By Craig Nyhus
Lone Star Outdoor News
Photo of Earl Calhoun by David J. Sams
Portions of Culberson County, including the portion containing the Delaware Mountain Ranch, were included in the mandatory CWD Surveillance Zone this season.
Getting a mule deer to the check station from the ranch is another story.
“It’s a minimum of 2 ½ hours to get to the closest check station in Van Horn,” said part owner Earl Calhoun. “So that’s a minimum 5-hour trip.”
Before the season, Calhoun was concerned for his hunters and decided to get trained to take samples himself.
“This has been a very invasive regulation they put into play,” Calhoun said. “I don’t think they put much thought into it. Most of the hunters come in groups — but it’s incumbent on the hunter to get the deer tested within 24 hours. If a guy killed a deer yesterday, he wants to help his buddies the next day.”
Calhoun, with a lot of help, got his certification shortly before the season began.
“I called the Texas Animal Health Commission and told switchboard operator my plight,” he said. “The operator referred me to Dr. Susan Culp, who called me a few days before I left town.”
Culp called a veterinarian, Bob Dittmar, now Texas Parks and Wildlife Department’s state veterinarian, who met Calhoun in Kerrville and trained and certified him.
“Susan also called Shawn Gray (TPWD’s mule deer and pronghorn leader),” Calhoun said. “He came to Van Horn from Alpine to deliver the items needed to do the testing. He went out of his way to help me, it saved me a trip that was 100 miles out of my way — they did a great job of getting me certified.”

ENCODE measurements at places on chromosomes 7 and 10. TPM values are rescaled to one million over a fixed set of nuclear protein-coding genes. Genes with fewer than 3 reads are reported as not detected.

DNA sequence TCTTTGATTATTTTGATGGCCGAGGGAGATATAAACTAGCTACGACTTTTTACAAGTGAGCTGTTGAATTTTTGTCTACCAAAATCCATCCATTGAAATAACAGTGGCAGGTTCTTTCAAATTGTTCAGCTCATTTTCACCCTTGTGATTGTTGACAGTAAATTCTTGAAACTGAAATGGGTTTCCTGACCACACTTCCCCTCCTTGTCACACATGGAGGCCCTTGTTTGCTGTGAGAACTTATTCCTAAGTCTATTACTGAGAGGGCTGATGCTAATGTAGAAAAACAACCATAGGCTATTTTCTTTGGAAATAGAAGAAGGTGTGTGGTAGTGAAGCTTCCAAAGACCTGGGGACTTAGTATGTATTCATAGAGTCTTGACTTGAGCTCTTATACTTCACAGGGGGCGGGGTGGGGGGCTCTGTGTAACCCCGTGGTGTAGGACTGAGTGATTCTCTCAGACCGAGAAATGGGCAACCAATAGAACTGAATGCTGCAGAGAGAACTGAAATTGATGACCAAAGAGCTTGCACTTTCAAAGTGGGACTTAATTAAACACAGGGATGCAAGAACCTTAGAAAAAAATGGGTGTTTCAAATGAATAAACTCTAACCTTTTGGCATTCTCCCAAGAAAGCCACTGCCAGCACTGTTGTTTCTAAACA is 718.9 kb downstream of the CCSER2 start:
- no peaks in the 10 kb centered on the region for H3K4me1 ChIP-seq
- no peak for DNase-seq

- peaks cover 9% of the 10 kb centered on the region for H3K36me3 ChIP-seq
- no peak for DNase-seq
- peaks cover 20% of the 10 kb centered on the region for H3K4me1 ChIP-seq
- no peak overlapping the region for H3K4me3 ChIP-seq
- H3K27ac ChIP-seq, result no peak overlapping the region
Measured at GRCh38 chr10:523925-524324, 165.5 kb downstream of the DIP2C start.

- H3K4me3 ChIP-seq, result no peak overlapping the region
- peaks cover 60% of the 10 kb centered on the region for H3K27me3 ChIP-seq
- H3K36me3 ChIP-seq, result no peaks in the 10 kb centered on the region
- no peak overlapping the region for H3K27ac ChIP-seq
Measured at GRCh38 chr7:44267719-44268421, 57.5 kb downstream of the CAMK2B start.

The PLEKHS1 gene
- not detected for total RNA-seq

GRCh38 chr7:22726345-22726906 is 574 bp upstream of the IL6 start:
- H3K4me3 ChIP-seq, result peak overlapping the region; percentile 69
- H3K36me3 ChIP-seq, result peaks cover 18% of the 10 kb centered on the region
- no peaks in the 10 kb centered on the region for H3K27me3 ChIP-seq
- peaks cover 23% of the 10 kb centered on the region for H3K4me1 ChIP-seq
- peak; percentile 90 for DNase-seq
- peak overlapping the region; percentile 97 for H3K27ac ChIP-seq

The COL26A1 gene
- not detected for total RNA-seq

Calhoun said he knows of two other ranches in the area that received similar certifications to avoid the long drives to the check station.
“I try to maximize the hunters’ experience,” he said. “Any time someone is way out here, there is someone at home pressuring them to come back. I chose to do this to make it as easy as I could on my hunters.”
Calhoun was critical of the line passing through the county that included his ranch, but left out other ranches in the county.
“If they take any part of one county, they should take the whole county, not just an arbitrary line,” he said.
Although critical of the hardship of the surveillance, Calhoun was quick to compliment the agency and its employees.
“It’s my experience that TPWD is the best agency in the western states — they do the best job,” he said. “But, this deal has caused a hardship on the hunter, number one, and to a lesser extent, the rancher. The bottom line is it’s hard to do my other duties, I had to hire additional help.”
Calhoun said one group of three hunters called to cancel their hunt once learning of the regulations.
“I talked them out of it, though and they came and had a good time. But, if it continues, the hunters will just go to New Mexico,” he said. “It will impact the ranches and the little towns around here.
“My hope is this year we get enough samples that it’s a one-and-done proposition.”